• Max Jacobson (@vettel1) said on 28th May 2013, 15:50

      @william-brierty F1 is far too polarised is the main issue here: the option is not simply four stop races or no stop races.

      The Barcelona race was a shambles; four stops is excessive and only harms the racing, not improving it. I don’t buy the frequently thrown around excuse that it makes the racing “hard to follow” as it’s still pretty simple however that doesn’t mean I like to follow it as it is – tyre conservation shouldn’t dominate the races, only influence them. That was the case late last year and through much of 2011 which was a good balance so I don’t understand why Pirelli have felt the need to change that.

      I think 1/2 stops, with the possibility of a 0/1 stop which will naturally not allow you to drive at 100% but may allow you to gain track position and maintain it (a strategy which could be used by those starting further down the field) I feel is an ideal compromise. In order for that to happen DRS has to go, as it makes overtaking far too easy. The whole concept needs re-structured: I’d actually like to see DRS itself go completely and ERS take all the influence. In order for that to work though the FIA needs to go ahead with the initially proposed changes which limited the effect of dirty air on cars (ideally, ban front wings, only allow single plain rear wings and re-introduce restricted ground effect). That way overtaking is possible by being the last of the late brakers and getting a good tow but not ridiculously easy as it is with DRS, so you could make my proposed strategy work by another element which has gone from F1 with the advent of DRS: defensive driving.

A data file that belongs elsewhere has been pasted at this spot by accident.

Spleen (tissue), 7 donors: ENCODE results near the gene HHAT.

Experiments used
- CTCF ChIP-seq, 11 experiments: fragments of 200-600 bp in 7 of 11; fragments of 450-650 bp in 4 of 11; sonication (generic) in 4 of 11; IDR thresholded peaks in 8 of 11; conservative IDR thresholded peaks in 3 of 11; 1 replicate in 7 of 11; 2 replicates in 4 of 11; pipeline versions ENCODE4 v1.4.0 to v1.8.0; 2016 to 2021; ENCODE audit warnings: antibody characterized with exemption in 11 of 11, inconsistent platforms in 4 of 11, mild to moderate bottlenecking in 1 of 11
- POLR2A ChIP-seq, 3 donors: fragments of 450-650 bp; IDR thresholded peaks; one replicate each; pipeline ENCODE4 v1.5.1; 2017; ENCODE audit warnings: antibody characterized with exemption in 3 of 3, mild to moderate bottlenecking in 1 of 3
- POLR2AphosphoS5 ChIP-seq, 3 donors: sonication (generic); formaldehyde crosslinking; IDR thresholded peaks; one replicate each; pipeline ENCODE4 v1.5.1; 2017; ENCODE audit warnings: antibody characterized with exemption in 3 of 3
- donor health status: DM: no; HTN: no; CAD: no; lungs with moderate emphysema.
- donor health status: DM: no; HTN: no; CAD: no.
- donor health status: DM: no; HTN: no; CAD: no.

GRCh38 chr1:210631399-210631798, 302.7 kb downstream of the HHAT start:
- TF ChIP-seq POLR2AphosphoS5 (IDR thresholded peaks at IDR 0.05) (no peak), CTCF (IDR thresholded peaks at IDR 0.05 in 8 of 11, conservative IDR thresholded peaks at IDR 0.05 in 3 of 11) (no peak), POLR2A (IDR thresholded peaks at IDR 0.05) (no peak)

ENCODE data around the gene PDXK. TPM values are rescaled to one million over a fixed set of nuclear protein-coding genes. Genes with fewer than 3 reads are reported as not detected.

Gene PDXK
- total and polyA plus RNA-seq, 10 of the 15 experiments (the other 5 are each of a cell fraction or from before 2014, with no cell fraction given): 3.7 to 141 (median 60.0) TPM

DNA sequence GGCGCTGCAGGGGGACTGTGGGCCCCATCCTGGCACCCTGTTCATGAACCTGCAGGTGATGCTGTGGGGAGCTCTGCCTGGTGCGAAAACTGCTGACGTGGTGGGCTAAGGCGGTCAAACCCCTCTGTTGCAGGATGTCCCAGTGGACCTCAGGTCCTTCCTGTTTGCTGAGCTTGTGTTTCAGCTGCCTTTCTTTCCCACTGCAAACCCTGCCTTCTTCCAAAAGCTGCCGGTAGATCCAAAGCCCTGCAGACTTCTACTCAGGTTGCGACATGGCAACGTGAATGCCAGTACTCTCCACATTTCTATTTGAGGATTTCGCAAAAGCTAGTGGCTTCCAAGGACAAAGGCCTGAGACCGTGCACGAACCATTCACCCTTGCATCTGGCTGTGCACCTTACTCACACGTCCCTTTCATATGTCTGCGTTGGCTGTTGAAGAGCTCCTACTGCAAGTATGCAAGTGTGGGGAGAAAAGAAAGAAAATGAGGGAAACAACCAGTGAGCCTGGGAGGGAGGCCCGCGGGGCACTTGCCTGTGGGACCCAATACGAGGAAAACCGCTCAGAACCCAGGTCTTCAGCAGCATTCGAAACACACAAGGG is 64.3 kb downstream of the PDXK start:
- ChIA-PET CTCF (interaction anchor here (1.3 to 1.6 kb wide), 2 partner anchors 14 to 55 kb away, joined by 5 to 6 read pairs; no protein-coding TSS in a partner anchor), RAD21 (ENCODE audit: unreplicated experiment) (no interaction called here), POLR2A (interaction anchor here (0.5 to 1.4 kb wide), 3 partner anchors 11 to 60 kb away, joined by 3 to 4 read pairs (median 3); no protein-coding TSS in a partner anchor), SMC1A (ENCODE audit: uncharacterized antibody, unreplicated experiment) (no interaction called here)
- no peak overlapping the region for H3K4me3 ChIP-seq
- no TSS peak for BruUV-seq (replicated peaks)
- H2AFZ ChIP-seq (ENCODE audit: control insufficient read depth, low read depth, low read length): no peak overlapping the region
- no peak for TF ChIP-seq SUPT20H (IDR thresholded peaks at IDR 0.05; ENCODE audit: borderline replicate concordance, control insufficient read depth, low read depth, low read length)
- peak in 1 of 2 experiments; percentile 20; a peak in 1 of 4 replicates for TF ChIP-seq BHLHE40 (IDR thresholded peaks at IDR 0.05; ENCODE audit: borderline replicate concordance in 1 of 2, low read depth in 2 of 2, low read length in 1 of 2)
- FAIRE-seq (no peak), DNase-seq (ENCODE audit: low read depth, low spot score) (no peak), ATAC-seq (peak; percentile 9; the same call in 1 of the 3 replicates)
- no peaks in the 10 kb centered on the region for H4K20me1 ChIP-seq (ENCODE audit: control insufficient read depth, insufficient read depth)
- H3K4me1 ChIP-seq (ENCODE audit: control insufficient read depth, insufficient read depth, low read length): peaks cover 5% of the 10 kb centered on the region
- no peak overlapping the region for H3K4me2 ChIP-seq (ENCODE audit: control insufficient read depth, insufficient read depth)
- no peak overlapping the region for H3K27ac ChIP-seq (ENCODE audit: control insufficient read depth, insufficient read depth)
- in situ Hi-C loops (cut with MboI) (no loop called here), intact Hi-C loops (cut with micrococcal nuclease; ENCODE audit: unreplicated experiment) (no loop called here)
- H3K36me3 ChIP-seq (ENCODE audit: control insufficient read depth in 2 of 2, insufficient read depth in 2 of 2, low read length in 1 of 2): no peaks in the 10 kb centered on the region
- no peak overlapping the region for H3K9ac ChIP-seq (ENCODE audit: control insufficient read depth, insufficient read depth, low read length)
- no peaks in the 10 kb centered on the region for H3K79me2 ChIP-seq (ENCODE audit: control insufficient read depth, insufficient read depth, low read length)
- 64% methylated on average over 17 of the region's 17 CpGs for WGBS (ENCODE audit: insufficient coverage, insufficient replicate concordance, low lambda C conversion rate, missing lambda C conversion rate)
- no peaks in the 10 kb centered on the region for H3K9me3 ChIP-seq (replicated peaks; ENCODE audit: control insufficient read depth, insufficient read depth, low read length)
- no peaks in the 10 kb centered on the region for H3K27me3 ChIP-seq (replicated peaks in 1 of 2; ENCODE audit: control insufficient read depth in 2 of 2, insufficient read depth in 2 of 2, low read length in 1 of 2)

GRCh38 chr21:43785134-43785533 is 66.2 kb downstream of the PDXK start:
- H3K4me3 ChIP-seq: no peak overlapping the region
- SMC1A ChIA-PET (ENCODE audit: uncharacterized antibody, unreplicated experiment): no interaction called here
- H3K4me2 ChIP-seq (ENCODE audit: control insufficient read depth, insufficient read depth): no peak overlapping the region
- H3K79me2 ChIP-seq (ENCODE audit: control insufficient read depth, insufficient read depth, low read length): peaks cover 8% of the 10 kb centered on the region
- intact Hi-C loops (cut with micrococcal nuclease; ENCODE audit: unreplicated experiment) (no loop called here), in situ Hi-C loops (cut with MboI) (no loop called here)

Really, I think the problem all stems from the F1’s idea that seemingly this is a black and white issue when in reality there is a rainbow in between. Indestructible tyres isn’t the answer but nor is cheese-ball tyres.

      We arrived in 2013 expecting more of the same only to find that a certain German already had his towel on a fourth title